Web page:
Each Concentrate revision guide is packed with essential information, key cases, revision tips, exam Q&As, and more. Concentrates show you what to expect in a law exam, what examiners are looking for, and how to achieve extra marks. This chapter discusses the leasehold estate. A lease is one of the estates in land capable of being legal. Without both certainty of term and exclusive possession there can be no lease, although the presence of both does not necessarily mean that a lease exists. Formalities for the creation of a legal lease differ depending upon the duration of the lease. Where these formalities have not been met, an equitable lease may exist provided there is a valid contract capable of specific performance. An equitable lease is not as good as the legal equivalent. The most common types of leases are fixed term and periodic. The process of terminating a lease by forfeiture varies depending upon the type of covenant breached.

Chapter

Cover Land Law

9. Leases  

This chapter examines the lease and its importance and place in modern land law. Leases embrace a multiplicity of contexts from the residential to the commercial to the agricultural. This chapter considers the essential nature and ingredients of a lease, focusing on the central distinguishing of leases: exclusive possession. The chapter also considers the different types of leases that exists as well as how leases are created and can be brought to an end. The key distinguishing feature of a lease as opposed to a licence is its ability to bind third parties as a proprietary right. It is this proprietary status that gives the lease its potency.

Chapter

Cover Land Law

7. Leases  

This chapter deals with leases and how they relate to the content, acquisition, and defences questions. It first considers the distinction between a lease and a licence, noting that such a distinction reflects the most fundamental distinction in land law: between a property right and a personal right. It then tackles the content question by focusing on the concept of exclusive possession, the requirement that a lease must have a certain term, the nature of a ‘Bruton lease’, the question of rent, and the intention to create legal relations. It also examines the acquisition question by explaining how leases may be created or transferred, and the defences question by distinguishing between legal leases and equitable leases. Finally, it discusses the nature and operation of leasehold covenants and consequent forfeiture if a leasehold covenant is breach. Finally it explains the use of leases in the ownership of flats.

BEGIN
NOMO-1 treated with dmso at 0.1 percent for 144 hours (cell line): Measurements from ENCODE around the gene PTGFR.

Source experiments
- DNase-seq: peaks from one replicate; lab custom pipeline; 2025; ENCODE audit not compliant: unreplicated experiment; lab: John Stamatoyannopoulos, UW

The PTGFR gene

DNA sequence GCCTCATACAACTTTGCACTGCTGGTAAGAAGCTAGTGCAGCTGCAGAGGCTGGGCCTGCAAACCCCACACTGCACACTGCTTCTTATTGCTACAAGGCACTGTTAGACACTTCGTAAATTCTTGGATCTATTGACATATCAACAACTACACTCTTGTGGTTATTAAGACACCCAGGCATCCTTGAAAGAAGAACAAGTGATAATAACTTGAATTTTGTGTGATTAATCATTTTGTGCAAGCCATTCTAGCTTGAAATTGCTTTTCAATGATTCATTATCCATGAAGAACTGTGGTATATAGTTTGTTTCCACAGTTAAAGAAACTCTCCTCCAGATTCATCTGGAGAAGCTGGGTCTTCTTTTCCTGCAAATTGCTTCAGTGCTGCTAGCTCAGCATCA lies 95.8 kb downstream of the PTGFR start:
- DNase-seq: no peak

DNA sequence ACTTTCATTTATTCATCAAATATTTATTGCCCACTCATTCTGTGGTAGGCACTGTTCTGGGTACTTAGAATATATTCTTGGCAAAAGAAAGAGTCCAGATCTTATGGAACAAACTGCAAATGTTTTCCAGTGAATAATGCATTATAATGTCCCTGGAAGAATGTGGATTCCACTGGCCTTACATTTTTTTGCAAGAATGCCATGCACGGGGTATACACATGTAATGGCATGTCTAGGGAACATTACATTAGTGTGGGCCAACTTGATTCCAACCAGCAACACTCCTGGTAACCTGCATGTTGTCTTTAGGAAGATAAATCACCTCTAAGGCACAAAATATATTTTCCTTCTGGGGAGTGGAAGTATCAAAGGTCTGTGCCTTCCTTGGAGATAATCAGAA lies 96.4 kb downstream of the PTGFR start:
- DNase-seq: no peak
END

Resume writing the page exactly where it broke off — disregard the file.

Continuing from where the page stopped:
Chapter

Cover Complete Land Law

11. Leases—the Basic Requirements  

Titles in the Complete series combine extracts from a wide range of primary materials with clear explanatory text to provide readers with a complete introductory resource. This chapter discusses the basic principles of the law of leases, or ‘landlord and tenant’ law, as it is sometimes called. It covers the essential requirements for a lease; duration of leases and certainty of term; some concepts related to the law of leases; the distinction between leases and licences; how exclusive possession is defined; shared and multiple occupation cases; ‘sham’ tenancies and pretence clauses designed to negate exclusive possession; and formalities for the creation of leases.

Chapter

Cover Thompson's Modern Land Law

9. Leasehold Estates  

The lease was not originally perceived to be within Land Law at all, but is now a familiar and important part of landholding. The underlying basis of the lease is a contractual one—a factor that has led, at times, to conflict between landlord and tenant as to whether the relationship should be regarded as the incidents of that estate, or should be governed by normal contractual principles. Leases are employed in three main areas: residential property, commercial property, and agricultural property. This chapter, which deals with leasehold estates, examines the context of leases, the essentials of a lease, exclusive possession, types of tenancy, and equitable leases, and also discusses the rights and duties under a lease, the enforceability of covenants, and termination of tenancies.